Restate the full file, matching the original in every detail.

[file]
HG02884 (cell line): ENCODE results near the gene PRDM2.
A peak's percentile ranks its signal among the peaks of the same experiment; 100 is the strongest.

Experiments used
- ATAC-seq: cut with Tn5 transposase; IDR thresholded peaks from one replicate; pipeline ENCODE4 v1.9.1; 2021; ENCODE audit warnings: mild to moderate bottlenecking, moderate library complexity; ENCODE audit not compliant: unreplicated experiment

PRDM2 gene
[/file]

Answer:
HG02884 (cell line): ENCODE results near the gene PRDM2.
A peak's percentile ranks its signal among the peaks of the same experiment; 100 is the strongest.

Experiments used
- ATAC-seq: cut with Tn5 transposase; IDR thresholded peaks from one replicate; pipeline ENCODE4 v1.9.1; 2021; ENCODE audit warnings: mild to moderate bottlenecking, moderate library complexity; ENCODE audit not compliant: unreplicated experiment

PRDM2 gene